Hi, Buckeyes. I’ve been a Gator since birth in 1985, but I actually don’t have any animus towards The Ohio State University. I have family ties to Ohio on both sides, my wife has a graduate degree in flute performance from OSU, and as a low brass guy myself, I think TBDBITL is pretty awesome.
Anyway, you can find me around the Internet using the handle “Year2”. It dates back to my first college football blog, when in 2006 I decided to chronicle Urban Meyer’s second season in Gainesville. He experienced a big jump in team performance at his first two coaching stops with Bowling Green and Utah, and I thought he might go three-for-three. That season worked out pretty well, so the name stuck.
Meyer can’t lay claim to any kind of patent on the second year surge, of course. It’s common to the point of cliché to hear coaches say that the biggest improvement in a guy’s tenure occurs going from the first year to the second. The coaches know the players better, the players know the system better, and the malcontents will largely have found somewhere else to be.
In the BCS era, coaches that exhibited second-year improvements at their schools have won ten of the 14 national championships. Four of those coaches—Bob Stoops, Jim Tressel, Meyer, and Gene Chizik—actually won the title in their second years. Bobby Bowden’s first couple seasons at FSU in the late ‘70s went 5-6 and then 10-2. Pete Carroll jumped from 6-6 to 11-2 in his second year before winning a couple AP titles and one BCS championship. Nick Saban experienced second year improvements at both LSU and Alabama before subsequently winning his titles.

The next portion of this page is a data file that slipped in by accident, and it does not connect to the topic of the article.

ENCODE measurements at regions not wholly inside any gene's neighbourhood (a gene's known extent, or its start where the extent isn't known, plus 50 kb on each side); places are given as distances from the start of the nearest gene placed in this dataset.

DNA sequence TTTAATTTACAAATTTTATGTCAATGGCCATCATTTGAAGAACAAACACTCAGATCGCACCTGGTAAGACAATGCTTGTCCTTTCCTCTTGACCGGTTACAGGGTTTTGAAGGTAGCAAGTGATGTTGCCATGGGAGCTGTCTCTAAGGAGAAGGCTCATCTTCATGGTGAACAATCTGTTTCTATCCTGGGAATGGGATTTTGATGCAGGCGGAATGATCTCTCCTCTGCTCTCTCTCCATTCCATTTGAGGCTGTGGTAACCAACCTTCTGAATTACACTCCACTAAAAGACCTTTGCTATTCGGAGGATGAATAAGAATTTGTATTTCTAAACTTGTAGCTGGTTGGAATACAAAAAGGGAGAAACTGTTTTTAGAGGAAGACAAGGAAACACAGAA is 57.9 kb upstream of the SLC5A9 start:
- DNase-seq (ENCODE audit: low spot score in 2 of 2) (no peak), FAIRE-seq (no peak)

A few other notable coaches who didn’t end up winning national championships at their schools still had some remarkable second year successes. Lou Holtz at South Carolina and George O’Leary at UCF went winless in their first seasons before winning eight games apiece in their next ones. Rich Rodriguez was an awful 3-8 in his inaugural 2002 campaign at West Virginia before jumping up to 9-4 the following season. Dan Hawkins went from 8-4 in his first year to 12-1 in his second at Boise State, and the program has failed to win 10 games just once in the time since.
With that said, not all successful coaches see a big jump in record in their second years. Mike Leach at Texas Tech went 7-6 his first season and 7-5 in the next. Steve Spurrier at South Carolina only improved from 7-5 to 8-5 across his first two seasons, and he went through three six-loss campaigns before the program really took off.
That does not mean their teams didn’t improve, though. Merely looking at the record is but one way to compare consecutive teams. For instance there’s point differential, which is points scored minus points allowed. Leach’s first team finished with a point differential of 52, but his second had a point differential of 121 for a 69-point jump. Spurrier’s point differential gain was even larger, increasing 98 points from five to 103.
With Meyer having gone undefeated in 2012, his winning percentage can’t improve. The other quantifiable categories certainly can go up, though. Ohio State’s point differential was 172 this year. In Meyer’s second seasons there, Bowling Green’s was 186, Utah’s was 310, and Florida’s was 227. OSU’s yardage differential this year was 770. In his second years there, Bowling Green’s was 1006, Utah’s was 1876, and Florida’s was 1969.
Going undefeated once is really hard. Going undefeated two seasons in a row is next to impossible. It does happen, though. Pete Carroll did it two regular seasons consecutively in 2004-05 before losing the Rose Bowl. Tom Osborne pulled it off, going a combined 25-0 in 1994-95. Barry Switzer didn’t lose until his third season at Oklahoma, going 21-0-1 in his first two seasons. Frank Leahy went four seasons without losing from 1946-49 at Notre Dame.
While I don’t think I’ll ever bet that a coach will do two undefeated seasons in a row, I will give Meyer a chance to do it. He’s had undefeated regular seasons now at three of his four stops, in 2004, 2009, and 2012. The rest of the Big Ten is in a down cycle. He’s known for second year surges, and he just finished coaching his best first-year team yet. It’s hard to imagine that a massively successful Ohio State won’t be one of 2013’s biggest stories.